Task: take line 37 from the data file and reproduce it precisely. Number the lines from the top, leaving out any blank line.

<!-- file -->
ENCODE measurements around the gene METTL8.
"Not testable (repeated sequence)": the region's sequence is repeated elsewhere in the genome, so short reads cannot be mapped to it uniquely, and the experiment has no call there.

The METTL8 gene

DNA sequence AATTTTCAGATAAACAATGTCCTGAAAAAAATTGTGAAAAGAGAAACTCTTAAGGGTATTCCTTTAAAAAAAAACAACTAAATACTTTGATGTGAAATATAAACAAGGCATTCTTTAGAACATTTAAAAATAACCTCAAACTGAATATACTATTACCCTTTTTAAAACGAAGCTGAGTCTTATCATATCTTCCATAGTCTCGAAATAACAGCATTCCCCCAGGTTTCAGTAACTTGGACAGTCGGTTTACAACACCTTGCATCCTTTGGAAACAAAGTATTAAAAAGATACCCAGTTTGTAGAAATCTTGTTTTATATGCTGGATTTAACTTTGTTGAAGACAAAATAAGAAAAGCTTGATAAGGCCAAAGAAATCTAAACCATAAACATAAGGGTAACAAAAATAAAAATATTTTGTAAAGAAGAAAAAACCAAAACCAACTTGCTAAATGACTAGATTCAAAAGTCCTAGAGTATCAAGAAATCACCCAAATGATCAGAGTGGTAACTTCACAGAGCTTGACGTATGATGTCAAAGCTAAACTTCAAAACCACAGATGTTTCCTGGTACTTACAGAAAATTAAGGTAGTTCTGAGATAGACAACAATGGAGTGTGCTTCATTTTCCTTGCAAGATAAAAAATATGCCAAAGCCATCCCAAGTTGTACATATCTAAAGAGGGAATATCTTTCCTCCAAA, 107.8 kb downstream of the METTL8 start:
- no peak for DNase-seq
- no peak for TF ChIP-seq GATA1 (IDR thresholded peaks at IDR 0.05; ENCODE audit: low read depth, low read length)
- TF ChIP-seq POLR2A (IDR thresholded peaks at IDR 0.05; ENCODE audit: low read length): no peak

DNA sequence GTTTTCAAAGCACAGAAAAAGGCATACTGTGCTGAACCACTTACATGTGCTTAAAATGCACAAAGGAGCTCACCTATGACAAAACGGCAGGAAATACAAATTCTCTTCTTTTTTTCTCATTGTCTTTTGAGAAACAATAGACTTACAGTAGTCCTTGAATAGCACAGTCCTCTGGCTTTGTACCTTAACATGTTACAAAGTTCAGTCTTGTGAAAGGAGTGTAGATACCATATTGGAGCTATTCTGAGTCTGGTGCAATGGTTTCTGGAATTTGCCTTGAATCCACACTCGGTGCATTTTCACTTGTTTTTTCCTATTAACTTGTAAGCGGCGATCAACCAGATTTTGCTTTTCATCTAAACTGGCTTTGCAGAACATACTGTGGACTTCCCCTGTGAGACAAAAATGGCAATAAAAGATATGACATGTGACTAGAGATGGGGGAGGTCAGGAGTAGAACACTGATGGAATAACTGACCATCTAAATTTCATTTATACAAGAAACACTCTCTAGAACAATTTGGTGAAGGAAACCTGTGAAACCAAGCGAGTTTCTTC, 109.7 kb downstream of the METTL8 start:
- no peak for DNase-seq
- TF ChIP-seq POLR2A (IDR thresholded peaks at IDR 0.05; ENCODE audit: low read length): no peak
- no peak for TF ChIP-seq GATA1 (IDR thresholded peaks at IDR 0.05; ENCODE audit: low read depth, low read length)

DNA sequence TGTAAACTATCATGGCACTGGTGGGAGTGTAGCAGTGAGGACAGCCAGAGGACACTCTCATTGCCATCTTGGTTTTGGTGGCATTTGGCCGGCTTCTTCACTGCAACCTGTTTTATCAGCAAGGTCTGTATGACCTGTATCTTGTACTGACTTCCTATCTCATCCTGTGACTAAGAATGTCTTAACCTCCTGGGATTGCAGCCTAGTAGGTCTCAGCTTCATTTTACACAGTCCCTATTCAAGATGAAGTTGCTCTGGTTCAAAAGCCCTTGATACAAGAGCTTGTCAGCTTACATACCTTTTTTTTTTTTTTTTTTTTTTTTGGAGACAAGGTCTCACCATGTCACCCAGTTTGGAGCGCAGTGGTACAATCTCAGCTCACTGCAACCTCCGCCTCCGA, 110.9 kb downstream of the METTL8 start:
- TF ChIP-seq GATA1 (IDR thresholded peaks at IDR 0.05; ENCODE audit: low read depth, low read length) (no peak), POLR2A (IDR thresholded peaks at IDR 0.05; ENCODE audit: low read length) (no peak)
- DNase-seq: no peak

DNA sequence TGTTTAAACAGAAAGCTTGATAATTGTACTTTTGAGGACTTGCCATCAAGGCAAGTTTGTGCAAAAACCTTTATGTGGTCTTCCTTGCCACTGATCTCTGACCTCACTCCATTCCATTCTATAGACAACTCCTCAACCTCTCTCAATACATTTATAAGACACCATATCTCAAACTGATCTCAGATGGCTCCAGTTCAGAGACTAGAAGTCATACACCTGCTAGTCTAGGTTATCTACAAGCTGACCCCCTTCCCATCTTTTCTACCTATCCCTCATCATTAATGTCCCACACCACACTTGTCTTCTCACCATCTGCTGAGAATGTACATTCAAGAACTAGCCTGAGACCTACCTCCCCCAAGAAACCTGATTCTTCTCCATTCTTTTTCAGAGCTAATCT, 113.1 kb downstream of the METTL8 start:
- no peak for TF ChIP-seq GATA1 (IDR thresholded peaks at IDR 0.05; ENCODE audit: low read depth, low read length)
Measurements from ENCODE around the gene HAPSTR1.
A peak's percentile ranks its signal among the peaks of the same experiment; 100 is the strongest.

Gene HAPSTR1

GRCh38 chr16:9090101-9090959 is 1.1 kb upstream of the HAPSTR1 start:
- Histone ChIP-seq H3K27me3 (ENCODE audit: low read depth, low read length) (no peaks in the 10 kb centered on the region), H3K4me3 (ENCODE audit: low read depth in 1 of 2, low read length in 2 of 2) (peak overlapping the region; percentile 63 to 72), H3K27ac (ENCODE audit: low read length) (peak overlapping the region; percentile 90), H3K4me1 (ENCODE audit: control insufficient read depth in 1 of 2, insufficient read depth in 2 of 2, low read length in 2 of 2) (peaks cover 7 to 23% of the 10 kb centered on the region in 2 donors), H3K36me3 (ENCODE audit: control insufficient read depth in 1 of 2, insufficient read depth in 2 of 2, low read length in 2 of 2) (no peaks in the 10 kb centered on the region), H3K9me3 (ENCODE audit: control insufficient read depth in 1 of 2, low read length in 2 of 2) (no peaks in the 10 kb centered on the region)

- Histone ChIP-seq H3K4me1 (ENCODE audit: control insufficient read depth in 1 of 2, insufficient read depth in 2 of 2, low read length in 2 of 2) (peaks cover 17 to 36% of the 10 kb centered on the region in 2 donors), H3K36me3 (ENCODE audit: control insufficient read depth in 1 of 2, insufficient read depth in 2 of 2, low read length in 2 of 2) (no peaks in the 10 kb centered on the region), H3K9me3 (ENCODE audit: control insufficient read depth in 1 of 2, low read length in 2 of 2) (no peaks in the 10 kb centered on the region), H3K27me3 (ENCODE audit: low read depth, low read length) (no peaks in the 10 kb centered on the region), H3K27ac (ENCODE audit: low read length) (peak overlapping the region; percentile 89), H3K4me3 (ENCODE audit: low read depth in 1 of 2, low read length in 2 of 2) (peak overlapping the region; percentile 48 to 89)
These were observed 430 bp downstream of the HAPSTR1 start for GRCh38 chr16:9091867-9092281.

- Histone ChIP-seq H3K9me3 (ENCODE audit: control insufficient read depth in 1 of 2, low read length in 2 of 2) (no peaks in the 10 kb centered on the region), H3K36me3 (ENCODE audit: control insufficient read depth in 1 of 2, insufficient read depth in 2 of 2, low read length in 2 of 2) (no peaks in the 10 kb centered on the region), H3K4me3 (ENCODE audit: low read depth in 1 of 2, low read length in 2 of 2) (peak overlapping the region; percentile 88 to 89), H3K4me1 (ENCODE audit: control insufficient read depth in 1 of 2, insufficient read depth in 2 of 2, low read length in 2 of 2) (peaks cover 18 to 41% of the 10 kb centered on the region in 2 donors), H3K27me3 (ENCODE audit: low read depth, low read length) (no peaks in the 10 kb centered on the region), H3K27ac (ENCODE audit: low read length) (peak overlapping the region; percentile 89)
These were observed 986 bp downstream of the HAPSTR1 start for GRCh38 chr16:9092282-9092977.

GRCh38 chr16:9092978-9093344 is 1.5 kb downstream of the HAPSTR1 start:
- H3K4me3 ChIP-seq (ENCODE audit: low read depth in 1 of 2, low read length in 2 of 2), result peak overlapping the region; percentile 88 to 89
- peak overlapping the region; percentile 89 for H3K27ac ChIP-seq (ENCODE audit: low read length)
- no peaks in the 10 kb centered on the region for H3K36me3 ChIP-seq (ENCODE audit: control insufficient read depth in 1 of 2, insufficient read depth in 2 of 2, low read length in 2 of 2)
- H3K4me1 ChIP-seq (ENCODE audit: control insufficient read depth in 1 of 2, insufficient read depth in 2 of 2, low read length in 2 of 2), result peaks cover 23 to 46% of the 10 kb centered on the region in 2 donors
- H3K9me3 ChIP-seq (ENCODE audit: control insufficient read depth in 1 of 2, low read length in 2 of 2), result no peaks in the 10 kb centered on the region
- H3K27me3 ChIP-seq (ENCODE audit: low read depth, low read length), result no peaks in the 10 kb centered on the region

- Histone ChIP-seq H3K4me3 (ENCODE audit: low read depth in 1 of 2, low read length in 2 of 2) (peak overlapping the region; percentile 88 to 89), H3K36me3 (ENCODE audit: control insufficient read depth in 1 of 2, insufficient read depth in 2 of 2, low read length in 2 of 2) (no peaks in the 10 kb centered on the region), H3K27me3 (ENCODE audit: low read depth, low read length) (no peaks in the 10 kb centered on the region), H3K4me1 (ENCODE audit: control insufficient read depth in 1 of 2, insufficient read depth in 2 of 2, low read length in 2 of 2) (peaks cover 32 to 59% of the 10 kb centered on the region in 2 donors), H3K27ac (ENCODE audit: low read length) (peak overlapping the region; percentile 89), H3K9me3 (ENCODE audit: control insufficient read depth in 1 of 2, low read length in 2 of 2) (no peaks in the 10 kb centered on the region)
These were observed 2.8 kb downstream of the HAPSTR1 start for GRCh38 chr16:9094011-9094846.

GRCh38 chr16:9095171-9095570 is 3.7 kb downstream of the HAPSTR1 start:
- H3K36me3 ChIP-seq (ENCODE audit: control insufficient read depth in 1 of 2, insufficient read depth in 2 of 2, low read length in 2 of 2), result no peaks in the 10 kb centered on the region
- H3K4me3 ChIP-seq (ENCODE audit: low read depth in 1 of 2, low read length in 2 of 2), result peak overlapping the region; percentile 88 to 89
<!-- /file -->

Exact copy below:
- H3K4me3 ChIP-seq (ENCODE audit: low read depth in 1 of 2, low read length in 2 of 2), result peak overlapping the region; percentile 88 to 89